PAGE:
Helprin, 35, a product of Harvard, Princeton and Oxford, arrived from his home in Brooklyn. An earnest man with carefully parted hair and horn-rim glasses ("My mother says she's proud of me because I look like George Will"), Helprin said, "This is the first prize I ever won in my life." It's surprising, since the author of "Ellis Island and Other Stories" is something of an intellectual dynamo: He just completed a 1,500-page novel about "an Irish burglar in New York and his horse," while also finishing a PhDdissertation on European defense strategies and plotting a run for New York State Assembly. His only worry about the award is that "I detest writing for an elite. I'm ridiculously egalitarian."
Bradley, who teaches at Temple University in Philadelphia, had some qualms himself. "I'm a perfectionist and I'm worried about it making me a little sloppy." But, he says, "the truth is in the typewriter."
The judges agreed. Settle said that one of the "built-in safeguards" of the award is that among the three judges, "there is always one representative of experimental writing, one traditional novelist, and one tough Young Turk, thank God, to watch us all." But all three found most of the 265 books they examined to be disappointing and poorly written. Walker Percy, a gray and courtly eminence, said, "So many of them were bad. I hear people say how hard it is to get novels published these days," but judging from the entries, "I find it hard to believe that anybody had any trouble." The breakdown: "I would say that 200 were bad, 20 were good and 10 were first-rate." Wesley Brown, author of "Tragic Magic," agreed. Although "we have different tastes" all put a premium on stories that "took risks," thus eliminating "a lot of genre books, spy novels and detective stories, which were limited in what they set out to do." He had urged Bradley's book on the other two judges, neither of whom had read it early on.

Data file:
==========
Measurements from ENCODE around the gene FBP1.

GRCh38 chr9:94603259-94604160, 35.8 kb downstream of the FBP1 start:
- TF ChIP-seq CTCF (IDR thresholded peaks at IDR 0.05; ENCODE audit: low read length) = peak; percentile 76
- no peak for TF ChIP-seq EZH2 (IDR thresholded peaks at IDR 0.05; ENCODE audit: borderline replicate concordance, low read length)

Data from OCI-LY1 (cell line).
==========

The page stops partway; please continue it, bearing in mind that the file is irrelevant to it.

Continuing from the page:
John Hawkes, whose latest novel, "Virginie," will be published by Harper & Row next month, discerned a "new American realism" with "insistence on concrete detail" and applauded a trend toward novels like Bausch's in which "a full measure of the ordinary is very important." But he said, "the general quality was not good," and "the majority of books simply really aren't serious," and didn't "exemplify minds concerned with language."
What does it augur for the future of the American novel? "I can't say," said Percy, "that I feel too hopeful."